Get a roomy room
Whenever we can we book a hotel room or a vacation home with some sort of extra space—a living room, a balcony, a porch. We exhaust my daughter as much as we can so she naps and goes to bed readily.
When she was very small we would feed her at her usual time and then bring in take-out to eat while she napped or after she was tucked in for the night. It’s a way to feel like you’re doing something together (especially if you bring in something your kids don’t eat) rather than just killing time while the kids sleep.
If we’re renting a house with a DVD player we’ll bring movies we’ve wanted to see. We also make a point of keeping beer or wine in the mini-fridge (next to the yogurt and string cheese) to crack open during this grown-up time. When we were in Hilton Head we could hear a calypso band playing in the hotel restaurant from our balcony. So after lights out, we’d sit outside, have a glass of wine, listen to the music and talk. If I could have gotten my husband to dance a little bit it would have been as good as a night out.
Travel with other grown-ups
We’re talking about traveling with some parent friends to someplace warm next winter. We’ve already agreed that should it happen, we each will get one date night. Maybe we’ll take turns feeding the girls and putting them to bed so the other couple can have a full night off. More likely we’ll each put our own kid to bed and then take a turn popping out to sample the resort’s entertainment or just have dessert or a nightcap on our own.
This works well with grandparents, too, especially if they tend to hit the hay early anyway and you do the heavy lifting of getting the kids fed and into their PJs. We’ve squeezed a few evening walks and even a late night dinner into multi-generational vacations. But make sure to offer the GPs their own opportunity to go out for the evening. If it seems you tagged along with them primarily for the free babysitting they might (rightly) start to resent it.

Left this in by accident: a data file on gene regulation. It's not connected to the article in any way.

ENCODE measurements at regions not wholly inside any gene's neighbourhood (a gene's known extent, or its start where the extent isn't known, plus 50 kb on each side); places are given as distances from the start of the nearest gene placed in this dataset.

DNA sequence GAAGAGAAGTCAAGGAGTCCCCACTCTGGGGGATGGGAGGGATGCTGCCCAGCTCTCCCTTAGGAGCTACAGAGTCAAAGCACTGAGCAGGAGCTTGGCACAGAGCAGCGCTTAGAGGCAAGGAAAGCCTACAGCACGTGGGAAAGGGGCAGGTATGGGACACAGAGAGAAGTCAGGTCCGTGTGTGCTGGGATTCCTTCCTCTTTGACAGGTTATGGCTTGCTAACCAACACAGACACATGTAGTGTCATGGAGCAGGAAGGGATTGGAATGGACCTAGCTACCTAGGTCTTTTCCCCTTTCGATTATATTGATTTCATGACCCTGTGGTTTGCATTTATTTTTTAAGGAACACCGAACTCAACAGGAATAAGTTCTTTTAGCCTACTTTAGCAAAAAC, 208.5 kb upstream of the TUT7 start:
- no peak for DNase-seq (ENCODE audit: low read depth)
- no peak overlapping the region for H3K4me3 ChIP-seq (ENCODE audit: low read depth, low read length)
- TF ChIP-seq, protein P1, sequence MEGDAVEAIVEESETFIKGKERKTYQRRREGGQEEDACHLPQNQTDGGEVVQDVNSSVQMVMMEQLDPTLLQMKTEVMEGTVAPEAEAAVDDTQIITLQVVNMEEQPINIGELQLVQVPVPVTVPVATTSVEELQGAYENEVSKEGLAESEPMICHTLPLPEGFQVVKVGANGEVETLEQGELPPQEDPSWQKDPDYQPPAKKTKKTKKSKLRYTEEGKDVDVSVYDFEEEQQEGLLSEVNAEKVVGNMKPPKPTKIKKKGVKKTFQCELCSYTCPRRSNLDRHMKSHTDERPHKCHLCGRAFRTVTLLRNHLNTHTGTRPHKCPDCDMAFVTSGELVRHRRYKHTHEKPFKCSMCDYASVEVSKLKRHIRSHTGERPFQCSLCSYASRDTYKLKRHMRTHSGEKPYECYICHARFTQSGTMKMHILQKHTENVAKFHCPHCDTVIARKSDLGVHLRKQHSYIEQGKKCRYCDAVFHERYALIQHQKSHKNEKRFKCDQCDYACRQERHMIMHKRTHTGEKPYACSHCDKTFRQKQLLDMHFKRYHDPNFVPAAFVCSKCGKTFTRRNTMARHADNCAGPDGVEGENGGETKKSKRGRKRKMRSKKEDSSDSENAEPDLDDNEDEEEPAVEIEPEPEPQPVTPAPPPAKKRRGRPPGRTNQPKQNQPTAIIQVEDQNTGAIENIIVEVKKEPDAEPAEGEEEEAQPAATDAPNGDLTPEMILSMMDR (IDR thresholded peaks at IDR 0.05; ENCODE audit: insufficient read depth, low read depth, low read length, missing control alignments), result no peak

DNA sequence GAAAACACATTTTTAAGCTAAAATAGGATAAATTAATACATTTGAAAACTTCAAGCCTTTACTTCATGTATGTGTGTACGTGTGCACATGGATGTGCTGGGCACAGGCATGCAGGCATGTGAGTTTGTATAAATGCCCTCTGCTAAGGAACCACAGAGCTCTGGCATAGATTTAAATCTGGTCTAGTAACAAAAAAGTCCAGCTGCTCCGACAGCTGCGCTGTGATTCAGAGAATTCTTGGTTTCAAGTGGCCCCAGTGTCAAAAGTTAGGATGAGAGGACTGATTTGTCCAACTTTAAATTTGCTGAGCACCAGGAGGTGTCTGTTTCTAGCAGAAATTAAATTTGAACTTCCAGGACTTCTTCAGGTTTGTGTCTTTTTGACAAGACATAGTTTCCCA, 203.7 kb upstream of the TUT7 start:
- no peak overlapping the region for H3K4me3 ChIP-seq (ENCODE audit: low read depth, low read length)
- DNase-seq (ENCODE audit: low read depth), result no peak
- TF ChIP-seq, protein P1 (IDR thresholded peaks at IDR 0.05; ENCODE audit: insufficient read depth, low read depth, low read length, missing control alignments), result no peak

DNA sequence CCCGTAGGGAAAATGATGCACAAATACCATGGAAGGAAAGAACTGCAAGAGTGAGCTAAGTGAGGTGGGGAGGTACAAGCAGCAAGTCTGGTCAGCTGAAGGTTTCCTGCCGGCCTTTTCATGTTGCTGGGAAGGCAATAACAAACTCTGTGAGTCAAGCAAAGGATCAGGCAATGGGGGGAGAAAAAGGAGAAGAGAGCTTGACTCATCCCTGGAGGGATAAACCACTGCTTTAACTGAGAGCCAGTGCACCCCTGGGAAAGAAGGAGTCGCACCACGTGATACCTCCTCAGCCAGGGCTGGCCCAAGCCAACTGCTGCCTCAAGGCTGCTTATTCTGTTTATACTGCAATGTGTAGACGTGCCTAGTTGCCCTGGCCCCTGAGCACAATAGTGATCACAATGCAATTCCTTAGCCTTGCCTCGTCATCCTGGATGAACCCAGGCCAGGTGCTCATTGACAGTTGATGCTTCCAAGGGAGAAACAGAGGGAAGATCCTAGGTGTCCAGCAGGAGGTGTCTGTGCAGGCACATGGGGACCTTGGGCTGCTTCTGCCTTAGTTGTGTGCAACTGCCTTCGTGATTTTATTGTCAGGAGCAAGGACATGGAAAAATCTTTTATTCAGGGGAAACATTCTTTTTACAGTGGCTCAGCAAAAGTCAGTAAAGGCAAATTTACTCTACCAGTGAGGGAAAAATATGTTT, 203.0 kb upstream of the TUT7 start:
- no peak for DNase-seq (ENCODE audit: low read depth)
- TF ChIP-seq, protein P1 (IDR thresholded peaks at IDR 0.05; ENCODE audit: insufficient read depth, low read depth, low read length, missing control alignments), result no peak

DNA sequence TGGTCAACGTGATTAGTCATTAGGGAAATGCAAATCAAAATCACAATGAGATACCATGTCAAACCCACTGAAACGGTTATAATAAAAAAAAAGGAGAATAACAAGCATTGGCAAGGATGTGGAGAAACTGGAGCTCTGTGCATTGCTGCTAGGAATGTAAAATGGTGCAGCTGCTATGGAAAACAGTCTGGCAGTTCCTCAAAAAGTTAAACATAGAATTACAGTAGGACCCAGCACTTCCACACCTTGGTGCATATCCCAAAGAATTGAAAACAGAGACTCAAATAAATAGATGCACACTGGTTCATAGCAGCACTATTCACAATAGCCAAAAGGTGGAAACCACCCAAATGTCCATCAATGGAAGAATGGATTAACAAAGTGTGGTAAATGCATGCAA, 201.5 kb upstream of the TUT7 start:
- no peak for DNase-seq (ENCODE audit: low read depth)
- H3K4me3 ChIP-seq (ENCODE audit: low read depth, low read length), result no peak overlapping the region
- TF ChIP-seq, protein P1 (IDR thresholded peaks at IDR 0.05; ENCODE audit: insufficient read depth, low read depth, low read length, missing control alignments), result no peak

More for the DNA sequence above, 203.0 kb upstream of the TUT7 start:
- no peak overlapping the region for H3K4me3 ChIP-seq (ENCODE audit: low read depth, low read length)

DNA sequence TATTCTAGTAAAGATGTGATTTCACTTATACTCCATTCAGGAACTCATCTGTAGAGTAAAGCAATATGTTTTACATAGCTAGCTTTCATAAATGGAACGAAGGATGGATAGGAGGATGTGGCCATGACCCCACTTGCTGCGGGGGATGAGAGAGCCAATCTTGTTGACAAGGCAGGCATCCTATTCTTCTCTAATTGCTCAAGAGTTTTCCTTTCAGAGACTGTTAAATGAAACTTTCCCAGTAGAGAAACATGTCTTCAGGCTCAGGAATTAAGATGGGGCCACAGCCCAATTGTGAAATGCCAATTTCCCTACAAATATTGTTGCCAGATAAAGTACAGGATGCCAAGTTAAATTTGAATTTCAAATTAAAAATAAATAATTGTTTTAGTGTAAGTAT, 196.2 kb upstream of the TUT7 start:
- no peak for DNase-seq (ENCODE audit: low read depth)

Go Someplace with Sitters
Resorts and hotels often babysitters available for an extra fee. If you’re counting on this, make sure you know what the situation is. Is the service one-on-one in your room or in a group setting? Is the sitter onsite or from an agency? Is she trained or licensed in any way or is it the maid who changed your linens this morning? In an unfamiliar setting you want to be entirely comfortable with the arrangement or you won’t have a very relaxing night out.
Many resorts and cruises have an evening version of their kid camp (typically it’s once or twice a week, not nightly). Check the minimum age requirements for these programs; they can be anywhere from two to five, or even older.
If you’re traveling in the US, consider tapping a service like SitterCity, which provides sitters on call and has locations around the country.
Divide and recreate
“Me” time is just as scarce as couple time when you’re home and sometimes it’s easier to slip away one at a time.
So look for trade-offs. At a resort, let him take windsurfing lessons one morning so you can snorkel one afternoon. If it’s a city vacation, give her an afternoon at a museum and then meet that local college buddy on your own for lunch the next day.
When we took a cruise last year my husband took my daughter to breakfast on several mornings while I went to a yoga class. Then I took her to the pool in the afternoon while he went to a cooking demonstration and watched an art auction.
If there isn’t anything special you want to do on your own, take time anyway. Sitting in the hotel lounge with a cold lemonade and your neglected beach read could be the best hour (or two) you’ve had in months.